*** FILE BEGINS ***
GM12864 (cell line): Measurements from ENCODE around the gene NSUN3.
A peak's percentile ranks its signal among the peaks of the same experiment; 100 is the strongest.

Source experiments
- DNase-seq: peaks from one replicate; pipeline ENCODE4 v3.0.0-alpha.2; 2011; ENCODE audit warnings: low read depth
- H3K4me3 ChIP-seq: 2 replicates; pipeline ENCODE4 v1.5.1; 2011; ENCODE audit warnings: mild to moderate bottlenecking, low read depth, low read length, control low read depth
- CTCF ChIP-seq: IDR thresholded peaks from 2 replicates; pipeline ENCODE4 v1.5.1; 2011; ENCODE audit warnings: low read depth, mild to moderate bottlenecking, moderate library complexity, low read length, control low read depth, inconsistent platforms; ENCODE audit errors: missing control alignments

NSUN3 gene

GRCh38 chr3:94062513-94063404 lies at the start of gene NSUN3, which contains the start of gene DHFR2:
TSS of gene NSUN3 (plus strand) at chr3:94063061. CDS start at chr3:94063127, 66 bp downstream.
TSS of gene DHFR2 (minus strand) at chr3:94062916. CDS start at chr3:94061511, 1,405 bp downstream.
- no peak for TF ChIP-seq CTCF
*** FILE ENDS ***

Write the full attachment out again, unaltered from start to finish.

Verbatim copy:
GM12864 (cell line): Measurements from ENCODE around the gene NSUN3.
A peak's percentile ranks its signal among the peaks of the same experiment; 100 is the strongest.

Source experiments
- DNase-seq: peaks from one replicate; pipeline ENCODE4 v3.0.0-alpha.2; 2011; ENCODE audit warnings: low read depth
- H3K4me3 ChIP-seq: 2 replicates; pipeline ENCODE4 v1.5.1; 2011; ENCODE audit warnings: mild to moderate bottlenecking, low read depth, low read length, control low read depth
- CTCF ChIP-seq: IDR thresholded peaks from 2 replicates; pipeline ENCODE4 v1.5.1; 2011; ENCODE audit warnings: low read depth, mild to moderate bottlenecking, moderate library complexity, low read length, control low read depth, inconsistent platforms; ENCODE audit errors: missing control alignments

NSUN3 gene

GRCh38 chr3:94062513-94063404 lies at the start of gene NSUN3, which contains the start of gene DHFR2:
TSS of gene NSUN3 (plus strand) at chr3:94063061. CDS start at chr3:94063127, 66 bp downstream.
TSS of gene DHFR2 (minus strand) at chr3:94062916. CDS start at chr3:94061511, 1,405 bp downstream.
- no peak for TF ChIP-seq CTCF